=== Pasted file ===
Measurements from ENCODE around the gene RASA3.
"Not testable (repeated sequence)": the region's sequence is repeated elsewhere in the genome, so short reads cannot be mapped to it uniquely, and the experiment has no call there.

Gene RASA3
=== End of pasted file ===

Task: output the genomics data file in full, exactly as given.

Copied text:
Measurements from ENCODE around the gene RASA3.
"Not testable (repeated sequence)": the region's sequence is repeated elsewhere in the genome, so short reads cannot be mapped to it uniquely, and the experiment has no call there.

Gene RASA3